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Math Help - solving a ln limit algebraically

  1. #1
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    solving a ln limit algebraically

    The limit as x->0^+ (from above zero) of ln(x+1)/x is 1, I know this from punching numbers into my calculator (and from Maple). My question is how can i show this algebraically?
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  2. #2
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    Re: solving a ln limit algebraically

    Hey kingsolomonsgrave.

    For this problem you get a 0/0 case which is where L'Hopitals rule comes in (and since you are approaching it from the right and not the left you can use this: if you approached it from the left then it wouldn't exist altogether in the real numbers).

    d/dx[ln(x+1)] = 1/(x+1) and d/dx(x) = 1. This will give a limit that can be evaluated.

    If you are not familiar with L'Hopitals rule it is basically a rule that you can use if you get an indeterminate form like 0/0 or infinity/infinity type limits.
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  3. #3
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    Re: solving a ln limit algebraically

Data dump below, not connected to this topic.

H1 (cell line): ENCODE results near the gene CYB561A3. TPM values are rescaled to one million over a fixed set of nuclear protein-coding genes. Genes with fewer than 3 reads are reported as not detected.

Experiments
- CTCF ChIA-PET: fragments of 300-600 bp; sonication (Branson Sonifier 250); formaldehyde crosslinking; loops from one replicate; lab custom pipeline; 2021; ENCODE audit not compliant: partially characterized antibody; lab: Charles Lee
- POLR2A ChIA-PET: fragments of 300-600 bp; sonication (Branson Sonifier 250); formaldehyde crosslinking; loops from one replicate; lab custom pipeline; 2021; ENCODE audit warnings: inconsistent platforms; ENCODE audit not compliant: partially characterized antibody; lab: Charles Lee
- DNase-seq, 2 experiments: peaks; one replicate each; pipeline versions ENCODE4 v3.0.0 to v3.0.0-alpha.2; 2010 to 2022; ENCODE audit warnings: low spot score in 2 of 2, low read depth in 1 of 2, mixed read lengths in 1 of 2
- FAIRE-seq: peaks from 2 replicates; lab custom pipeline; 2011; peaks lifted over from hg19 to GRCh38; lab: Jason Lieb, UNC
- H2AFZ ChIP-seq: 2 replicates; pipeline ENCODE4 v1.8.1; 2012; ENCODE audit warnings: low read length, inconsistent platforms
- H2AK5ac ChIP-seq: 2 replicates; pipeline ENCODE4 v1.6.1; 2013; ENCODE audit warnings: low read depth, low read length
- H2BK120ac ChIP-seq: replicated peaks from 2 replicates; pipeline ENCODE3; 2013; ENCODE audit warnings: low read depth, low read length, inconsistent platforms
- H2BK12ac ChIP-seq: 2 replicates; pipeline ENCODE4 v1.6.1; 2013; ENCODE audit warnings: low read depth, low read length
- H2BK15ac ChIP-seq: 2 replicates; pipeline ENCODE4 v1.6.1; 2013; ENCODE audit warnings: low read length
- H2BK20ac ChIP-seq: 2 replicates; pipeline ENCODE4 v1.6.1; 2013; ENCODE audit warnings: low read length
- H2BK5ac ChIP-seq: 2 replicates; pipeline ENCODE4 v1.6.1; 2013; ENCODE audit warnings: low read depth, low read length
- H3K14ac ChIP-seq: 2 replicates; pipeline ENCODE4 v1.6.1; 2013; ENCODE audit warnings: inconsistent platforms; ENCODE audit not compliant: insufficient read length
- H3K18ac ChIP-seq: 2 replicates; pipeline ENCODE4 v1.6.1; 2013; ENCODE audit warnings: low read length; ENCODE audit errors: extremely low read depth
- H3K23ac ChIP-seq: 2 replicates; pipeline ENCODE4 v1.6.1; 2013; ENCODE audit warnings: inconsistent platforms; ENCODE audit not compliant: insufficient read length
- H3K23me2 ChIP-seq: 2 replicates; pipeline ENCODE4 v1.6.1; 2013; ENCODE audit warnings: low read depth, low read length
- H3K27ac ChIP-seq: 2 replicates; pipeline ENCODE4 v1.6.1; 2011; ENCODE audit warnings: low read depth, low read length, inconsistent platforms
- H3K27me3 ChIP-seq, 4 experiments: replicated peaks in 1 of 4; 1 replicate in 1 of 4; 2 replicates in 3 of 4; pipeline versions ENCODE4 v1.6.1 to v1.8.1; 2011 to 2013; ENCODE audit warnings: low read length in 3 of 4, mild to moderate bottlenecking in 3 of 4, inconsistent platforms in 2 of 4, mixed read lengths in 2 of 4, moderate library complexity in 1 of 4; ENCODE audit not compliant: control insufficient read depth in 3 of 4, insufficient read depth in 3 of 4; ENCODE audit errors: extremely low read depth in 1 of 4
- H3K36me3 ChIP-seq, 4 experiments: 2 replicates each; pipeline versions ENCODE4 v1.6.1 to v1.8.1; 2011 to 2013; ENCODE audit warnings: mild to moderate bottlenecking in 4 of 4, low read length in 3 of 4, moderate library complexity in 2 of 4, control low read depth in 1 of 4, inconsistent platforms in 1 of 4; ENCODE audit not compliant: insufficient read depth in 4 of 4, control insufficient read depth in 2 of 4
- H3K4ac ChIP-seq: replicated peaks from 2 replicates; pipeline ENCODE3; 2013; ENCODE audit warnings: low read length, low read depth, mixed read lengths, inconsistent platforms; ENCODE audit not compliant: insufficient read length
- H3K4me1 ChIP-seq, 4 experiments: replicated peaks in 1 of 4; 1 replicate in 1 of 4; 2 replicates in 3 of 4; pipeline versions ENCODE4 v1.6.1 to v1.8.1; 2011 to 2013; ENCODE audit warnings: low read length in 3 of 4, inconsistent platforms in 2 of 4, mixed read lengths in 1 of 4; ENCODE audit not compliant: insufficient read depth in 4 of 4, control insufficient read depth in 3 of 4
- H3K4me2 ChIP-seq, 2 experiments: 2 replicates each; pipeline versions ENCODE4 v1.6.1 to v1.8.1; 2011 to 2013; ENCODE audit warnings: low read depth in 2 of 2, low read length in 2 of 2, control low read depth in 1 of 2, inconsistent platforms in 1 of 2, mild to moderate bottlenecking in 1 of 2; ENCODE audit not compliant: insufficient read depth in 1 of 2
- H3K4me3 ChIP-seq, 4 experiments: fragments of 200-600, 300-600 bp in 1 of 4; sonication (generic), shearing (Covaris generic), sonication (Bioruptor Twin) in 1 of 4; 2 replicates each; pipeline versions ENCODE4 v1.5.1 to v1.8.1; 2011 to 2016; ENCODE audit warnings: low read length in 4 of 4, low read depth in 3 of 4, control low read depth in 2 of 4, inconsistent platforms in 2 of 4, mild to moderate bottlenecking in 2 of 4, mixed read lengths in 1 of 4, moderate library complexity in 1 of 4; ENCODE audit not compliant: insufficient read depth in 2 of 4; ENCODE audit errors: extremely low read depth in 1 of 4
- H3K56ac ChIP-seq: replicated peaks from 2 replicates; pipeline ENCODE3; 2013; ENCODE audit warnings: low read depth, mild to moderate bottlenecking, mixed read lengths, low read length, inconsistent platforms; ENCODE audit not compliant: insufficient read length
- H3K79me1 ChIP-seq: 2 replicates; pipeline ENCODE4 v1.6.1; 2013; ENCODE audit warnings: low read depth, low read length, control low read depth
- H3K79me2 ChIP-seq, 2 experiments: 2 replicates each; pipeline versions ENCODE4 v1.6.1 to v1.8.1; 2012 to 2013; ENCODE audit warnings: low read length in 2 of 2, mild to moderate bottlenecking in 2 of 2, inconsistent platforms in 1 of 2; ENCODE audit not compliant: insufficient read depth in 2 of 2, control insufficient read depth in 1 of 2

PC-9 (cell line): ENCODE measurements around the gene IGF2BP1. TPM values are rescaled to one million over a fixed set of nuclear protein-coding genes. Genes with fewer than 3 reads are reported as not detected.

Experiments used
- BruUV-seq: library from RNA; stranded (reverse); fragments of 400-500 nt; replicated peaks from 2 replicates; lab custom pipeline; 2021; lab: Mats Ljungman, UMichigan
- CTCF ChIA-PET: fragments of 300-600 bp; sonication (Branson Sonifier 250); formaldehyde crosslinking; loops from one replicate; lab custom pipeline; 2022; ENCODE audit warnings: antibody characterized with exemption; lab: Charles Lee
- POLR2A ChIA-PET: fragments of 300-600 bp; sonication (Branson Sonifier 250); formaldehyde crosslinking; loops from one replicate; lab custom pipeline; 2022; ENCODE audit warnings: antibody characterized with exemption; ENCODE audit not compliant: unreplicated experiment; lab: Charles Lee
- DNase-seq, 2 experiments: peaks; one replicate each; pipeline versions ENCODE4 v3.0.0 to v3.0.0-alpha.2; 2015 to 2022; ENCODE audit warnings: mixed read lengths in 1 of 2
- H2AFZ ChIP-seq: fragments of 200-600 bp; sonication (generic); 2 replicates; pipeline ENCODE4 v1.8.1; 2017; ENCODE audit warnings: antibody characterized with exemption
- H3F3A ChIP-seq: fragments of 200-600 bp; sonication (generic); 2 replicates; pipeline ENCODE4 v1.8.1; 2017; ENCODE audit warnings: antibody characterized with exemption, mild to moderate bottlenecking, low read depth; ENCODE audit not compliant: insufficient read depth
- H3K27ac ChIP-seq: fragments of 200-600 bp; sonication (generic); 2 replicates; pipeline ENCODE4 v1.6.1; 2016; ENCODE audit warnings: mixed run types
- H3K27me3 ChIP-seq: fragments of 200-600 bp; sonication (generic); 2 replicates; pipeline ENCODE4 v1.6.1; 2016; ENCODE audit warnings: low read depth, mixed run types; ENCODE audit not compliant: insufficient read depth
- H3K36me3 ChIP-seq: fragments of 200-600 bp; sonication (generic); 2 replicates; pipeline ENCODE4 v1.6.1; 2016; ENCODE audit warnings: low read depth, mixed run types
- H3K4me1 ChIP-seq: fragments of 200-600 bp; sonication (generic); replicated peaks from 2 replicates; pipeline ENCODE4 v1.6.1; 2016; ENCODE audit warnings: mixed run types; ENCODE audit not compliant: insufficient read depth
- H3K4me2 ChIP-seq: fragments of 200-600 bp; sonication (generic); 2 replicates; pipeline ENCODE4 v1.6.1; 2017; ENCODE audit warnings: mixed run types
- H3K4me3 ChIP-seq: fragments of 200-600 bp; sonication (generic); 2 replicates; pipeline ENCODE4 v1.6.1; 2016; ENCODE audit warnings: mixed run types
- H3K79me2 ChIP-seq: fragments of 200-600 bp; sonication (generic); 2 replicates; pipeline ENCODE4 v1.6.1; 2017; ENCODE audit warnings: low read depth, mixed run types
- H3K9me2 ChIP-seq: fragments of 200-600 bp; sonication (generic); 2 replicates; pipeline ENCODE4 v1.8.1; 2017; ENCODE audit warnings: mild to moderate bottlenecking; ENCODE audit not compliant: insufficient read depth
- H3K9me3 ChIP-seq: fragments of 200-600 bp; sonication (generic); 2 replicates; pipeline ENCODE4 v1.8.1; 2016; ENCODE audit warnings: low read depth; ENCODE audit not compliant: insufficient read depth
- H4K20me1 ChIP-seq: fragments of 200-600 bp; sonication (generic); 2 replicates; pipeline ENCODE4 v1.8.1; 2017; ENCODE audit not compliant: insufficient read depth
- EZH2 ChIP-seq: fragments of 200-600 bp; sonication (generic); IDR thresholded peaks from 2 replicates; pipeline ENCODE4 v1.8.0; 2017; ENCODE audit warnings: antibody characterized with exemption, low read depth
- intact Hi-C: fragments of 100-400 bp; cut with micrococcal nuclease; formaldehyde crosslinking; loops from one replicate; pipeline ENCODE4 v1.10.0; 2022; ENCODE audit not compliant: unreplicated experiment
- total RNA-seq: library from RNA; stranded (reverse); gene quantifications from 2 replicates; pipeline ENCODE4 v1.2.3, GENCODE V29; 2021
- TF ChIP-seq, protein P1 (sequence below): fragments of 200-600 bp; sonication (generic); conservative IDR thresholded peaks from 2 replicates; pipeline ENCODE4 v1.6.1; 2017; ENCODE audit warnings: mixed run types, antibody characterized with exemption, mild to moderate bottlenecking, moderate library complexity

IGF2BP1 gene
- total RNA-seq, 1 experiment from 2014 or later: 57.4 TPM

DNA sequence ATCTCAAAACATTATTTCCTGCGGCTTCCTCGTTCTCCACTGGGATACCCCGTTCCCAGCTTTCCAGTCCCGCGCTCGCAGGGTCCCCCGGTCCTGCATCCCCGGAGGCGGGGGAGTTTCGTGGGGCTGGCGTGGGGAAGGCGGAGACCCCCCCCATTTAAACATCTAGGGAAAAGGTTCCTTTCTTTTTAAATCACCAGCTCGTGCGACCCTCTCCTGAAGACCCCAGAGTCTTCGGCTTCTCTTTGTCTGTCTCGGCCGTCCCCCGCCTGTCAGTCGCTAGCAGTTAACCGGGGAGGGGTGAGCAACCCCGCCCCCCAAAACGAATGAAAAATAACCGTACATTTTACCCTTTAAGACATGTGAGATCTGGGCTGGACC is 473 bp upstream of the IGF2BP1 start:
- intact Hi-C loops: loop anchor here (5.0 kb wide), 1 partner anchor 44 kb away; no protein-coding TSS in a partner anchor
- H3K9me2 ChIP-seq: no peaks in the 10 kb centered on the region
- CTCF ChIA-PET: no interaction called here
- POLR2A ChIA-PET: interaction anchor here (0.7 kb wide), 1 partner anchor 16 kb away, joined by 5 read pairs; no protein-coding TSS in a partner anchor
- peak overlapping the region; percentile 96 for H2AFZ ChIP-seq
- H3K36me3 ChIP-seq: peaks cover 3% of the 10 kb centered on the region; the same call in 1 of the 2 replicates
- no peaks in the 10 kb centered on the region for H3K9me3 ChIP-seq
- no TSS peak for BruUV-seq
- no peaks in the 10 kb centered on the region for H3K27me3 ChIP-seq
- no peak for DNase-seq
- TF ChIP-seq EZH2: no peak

Hello, kingsolomonsgrave!

    Do you know this definition of e?

    . . \lim_{u\to\infty}\left(1 + \tfrac{1}{u}\right)^u \;=\;e



    \text{Show that: }\:\lim_{x\to0^+}\,\frac{\ln(x+1)}{x} \:=\:1

    We have: . \lim_{x\to0^+}\tfrac{1}{x}\ln(x+1) \;=\;\lim_{x\to0}\ln(1+x)^{\frac{1}{x}}

    Let u =\tfrac{1}{x} \quad\Rightarrow\quad x \,=\,\tfrac{1}{u}
    Note that: if x\to 0, then u \to \infty.

    \text{So we have: }\:\lim_{u\to\infty}\left[\ln\left(1 + \tfrac{1}{u}\right)^u\right] \;=\;\ln\underbrace{\left[\lim_{u\to\infty}\left(1 + \tfrac{1}{u}\right)^u\right]}_{\text{This is }e} \;=\;\ln(e) \;=\;1
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  4. #4
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    Re: solving a ln limit algebraically

    Quote Originally Posted by kingsolomonsgrave View Post
    The limit as x->0^+ (from above zero) of ln(x+1)/x is 1, My question is how can i show this algebraically?
    Napier's inequality: 0<a<b implies that \frac{1}{b}<\frac{\ln(b)-\ln(a)}{b-a}<\frac{1}{a}.

    Use that to get \frac{1}{x+1}<\frac{\ln(x+1)}{x}<1.
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  5. #5
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    Re: solving a ln limit algebraically

    thanks so much!
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